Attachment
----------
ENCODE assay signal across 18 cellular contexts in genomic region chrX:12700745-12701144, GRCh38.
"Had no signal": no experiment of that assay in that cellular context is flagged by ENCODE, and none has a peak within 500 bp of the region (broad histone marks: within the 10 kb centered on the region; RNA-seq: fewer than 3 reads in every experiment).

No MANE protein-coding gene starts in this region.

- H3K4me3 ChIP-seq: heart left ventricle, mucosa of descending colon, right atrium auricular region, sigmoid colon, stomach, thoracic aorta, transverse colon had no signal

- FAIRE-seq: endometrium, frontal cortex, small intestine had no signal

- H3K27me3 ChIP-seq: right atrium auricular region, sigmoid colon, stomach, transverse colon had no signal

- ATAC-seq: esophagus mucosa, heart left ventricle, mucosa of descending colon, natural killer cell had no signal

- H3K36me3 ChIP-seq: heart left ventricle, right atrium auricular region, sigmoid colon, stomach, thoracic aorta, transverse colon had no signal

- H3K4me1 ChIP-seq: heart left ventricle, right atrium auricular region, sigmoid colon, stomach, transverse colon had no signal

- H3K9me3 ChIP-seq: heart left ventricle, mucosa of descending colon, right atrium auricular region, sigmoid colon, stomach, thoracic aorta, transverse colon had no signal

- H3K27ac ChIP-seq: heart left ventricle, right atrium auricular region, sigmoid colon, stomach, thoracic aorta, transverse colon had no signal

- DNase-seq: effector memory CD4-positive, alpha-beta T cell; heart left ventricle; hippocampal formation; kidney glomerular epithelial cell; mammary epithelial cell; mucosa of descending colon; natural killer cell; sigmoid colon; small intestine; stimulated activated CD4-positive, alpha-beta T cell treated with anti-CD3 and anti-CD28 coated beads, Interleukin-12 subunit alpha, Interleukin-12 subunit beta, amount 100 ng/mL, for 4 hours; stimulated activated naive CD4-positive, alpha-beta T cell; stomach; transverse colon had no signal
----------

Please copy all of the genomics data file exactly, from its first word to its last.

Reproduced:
ENCODE assay signal across 18 cellular contexts in genomic region chrX:12700745-12701144, GRCh38.
"Had no signal": no experiment of that assay in that cellular context is flagged by ENCODE, and none has a peak within 500 bp of the region (broad histone marks: within the 10 kb centered on the region; RNA-seq: fewer than 3 reads in every experiment).

No MANE protein-coding gene starts in this region.

- H3K4me3 ChIP-seq: heart left ventricle, mucosa of descending colon, right atrium auricular region, sigmoid colon, stomach, thoracic aorta, transverse colon had no signal

- FAIRE-seq: endometrium, frontal cortex, small intestine had no signal

- H3K27me3 ChIP-seq: right atrium auricular region, sigmoid colon, stomach, transverse colon had no signal

- ATAC-seq: esophagus mucosa, heart left ventricle, mucosa of descending colon, natural killer cell had no signal

- H3K36me3 ChIP-seq: heart left ventricle, right atrium auricular region, sigmoid colon, stomach, thoracic aorta, transverse colon had no signal

- H3K4me1 ChIP-seq: heart left ventricle, right atrium auricular region, sigmoid colon, stomach, transverse colon had no signal

- H3K9me3 ChIP-seq: heart left ventricle, mucosa of descending colon, right atrium auricular region, sigmoid colon, stomach, thoracic aorta, transverse colon had no signal

- H3K27ac ChIP-seq: heart left ventricle, right atrium auricular region, sigmoid colon, stomach, thoracic aorta, transverse colon had no signal

- DNase-seq: effector memory CD4-positive, alpha-beta T cell; heart left ventricle; hippocampal formation; kidney glomerular epithelial cell; mammary epithelial cell; mucosa of descending colon; natural killer cell; sigmoid colon; small intestine; stimulated activated CD4-positive, alpha-beta T cell treated with anti-CD3 and anti-CD28 coated beads, Interleukin-12 subunit alpha, Interleukin-12 subunit beta, amount 100 ng/mL, for 4 hours; stimulated activated naive CD4-positive, alpha-beta T cell; stomach; transverse colon had no signal